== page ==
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Veoza - New non-hormonal treatment of menopausal hot flushes

Highly effective treatment of vasomotor symptoms (hot flushes & night sweats) associated with the menopause. Women have also reported improvements in sleep as a result of reduced vasomotor symptoms with this effective treatment.


veoza non-hormonal menopause treatment
Veoza, non-hormonal treatment option for hot flushes and night sweats

Veoza Information


Your clinician may have spoken to you about Veoza, the new non-hormonal treatment of hot flsuhes and night sweats with additional benefits to sleep disturbance. Here’s some information about Veoza.


What does Veoza help with and how does it work?

Hot flushes and night sweats are the most common symptoms of menopause, affecting around 80% of women at some point during the transition. While hormone replacement therapy (HRT) is the most effective treatment for many, it is not suitable for everyone, either due to medical advice or personal preference.


Veoza offers an alternative. This new, non-hormonal medication is designed to manage moderate to severe vasomotor symptoms, including hot flushes and night sweats, associated with menopause.


The key component of Veoza is fezolinetant, a neurokinin 3 antagonist. It works by blocking neurokinin 3 receptors in the brain, which are crucial in regulating body temperature, thereby addressing the root cause of hot flushes. Consequently, Veoza may be an option for those who cannot or choose not to use HRT. However, it is important to note that Veoza has not been studied in women with breast or other cancers. Consulting with a menopause specialist is crucial to determine if Veoza is a suitable choice.


What’s the dosage and how do I take it? 

Veoza comes in a tablet form containing 45mg of fezolinetant. The dose is 45mg, one tablet, daily.


How effective is it?

Hormone replacement therapy (HRT) is highly effective for most women in managing hot flushes and night sweats, cutting the frequency and intensity of symptoms by up to 90%. A significant clinical trial of fezolinetant, published in March 2023, revealed that after 12 weeks of use, it reduced the frequency of hot flushes by about 60% in women with moderate or severe symptoms, compared to a 45% reduction in those who received a placebo.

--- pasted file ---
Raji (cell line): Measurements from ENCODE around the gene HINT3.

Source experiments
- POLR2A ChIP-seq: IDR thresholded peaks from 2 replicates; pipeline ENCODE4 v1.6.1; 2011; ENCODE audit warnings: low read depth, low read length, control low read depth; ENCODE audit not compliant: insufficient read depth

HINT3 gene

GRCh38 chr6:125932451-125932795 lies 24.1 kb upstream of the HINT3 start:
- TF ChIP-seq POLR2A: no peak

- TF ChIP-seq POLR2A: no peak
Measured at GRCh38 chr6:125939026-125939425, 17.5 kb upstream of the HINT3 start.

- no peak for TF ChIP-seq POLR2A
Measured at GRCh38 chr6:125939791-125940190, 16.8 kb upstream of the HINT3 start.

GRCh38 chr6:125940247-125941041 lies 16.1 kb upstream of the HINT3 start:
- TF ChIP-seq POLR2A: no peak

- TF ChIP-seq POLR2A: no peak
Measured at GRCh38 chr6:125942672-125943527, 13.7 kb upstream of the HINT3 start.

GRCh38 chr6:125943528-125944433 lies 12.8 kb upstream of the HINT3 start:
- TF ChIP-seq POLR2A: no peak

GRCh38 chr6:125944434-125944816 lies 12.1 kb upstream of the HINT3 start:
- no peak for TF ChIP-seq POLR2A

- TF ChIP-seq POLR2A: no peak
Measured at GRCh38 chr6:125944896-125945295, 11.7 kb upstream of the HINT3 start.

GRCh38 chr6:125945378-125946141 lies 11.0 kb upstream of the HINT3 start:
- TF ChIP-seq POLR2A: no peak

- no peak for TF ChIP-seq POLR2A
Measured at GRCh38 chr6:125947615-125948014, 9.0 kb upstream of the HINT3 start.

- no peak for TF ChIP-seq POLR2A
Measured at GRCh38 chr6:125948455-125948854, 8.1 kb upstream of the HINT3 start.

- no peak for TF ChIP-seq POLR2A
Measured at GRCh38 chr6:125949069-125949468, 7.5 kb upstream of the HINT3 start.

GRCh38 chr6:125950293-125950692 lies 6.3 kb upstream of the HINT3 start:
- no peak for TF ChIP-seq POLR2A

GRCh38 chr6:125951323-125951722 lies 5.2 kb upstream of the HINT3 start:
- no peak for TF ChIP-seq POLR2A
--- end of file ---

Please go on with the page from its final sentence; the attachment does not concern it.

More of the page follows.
When is Veoza not recommended?


Veoza has not been studied in women over the age of 65.


Women with moderate to severe liver disease, as well as those with severe kidney disease (eGFR < 30 ml/min/1.73 m²), should not take Veoza.


Veoza is also not recommended for use during pregnancy or breastfeeding, if you are allergic to any of its ingredients, or if you are taking medications that inhibit CYP1A2, an enzyme crucial for metabolizing many drugs.


Medications that may interact with Veoza and should not be taken concurrently include contraceptives containing ethinyl oestradiol, mexiletine, enoxacin, ciprofloxacin antibiotics, methoxsalen, vemurafenib, acyclovir, allopurinol, cimetidine, peginterferon alpha, piperine, zileuton, and fluvoxamine.


Veoza has not been studied in women undergoing cancer treatment for estrogen-dependent cancers, with a history of breast cancer, or with estrogen-dependent malignancies. Therefore, the manufacturer recommends avoiding Veoza in these situations.


Additionally, Veoza has not been studied in women taking HRT who still experience hot flushes, so it is recommended to avoid Veoza if you are currently on HRT and wish to continue it.


There is no data on the use of Veoza in women with epilepsy, so its impact on seizure risk or frequency is unknown. Deciding whether to use Veoza should weigh the potential benefits against the uncertainty regarding its effects on epilepsy.


Are there any risks to taking Veoza?

Studies have indicated that women taking Veoza may experience abnormal liver function blood tests. However, liver function typically returns to normal once Veoza is discontinued. There are currently no UK guidelines for liver function monitoring.

However, at The Menopause Specialists Clinics we recommend checking liver function before starting Veoza and again three months after beginning treatment. Further liver function testing will be considered.


Are there any side effects?

When Veoza was studied, the most common side effects included insomnia, diarrhoea, headache and abdominal pain, and some experienced abnormal liver function blood tests also. You should contact your prescribing doctor if you experience nausea, vomiting, yellowing of the eyes or skin (jaundice), pain in the right upper abdomen which may be signs of liver disease.


Is Veoza available in the UK and what does it cost?

Veoza is now available privately in the UK. It is currently being reviewed by NICE for use under the NHS


If you would like to discuss whether Veoza might be right for you, please book an appointment .




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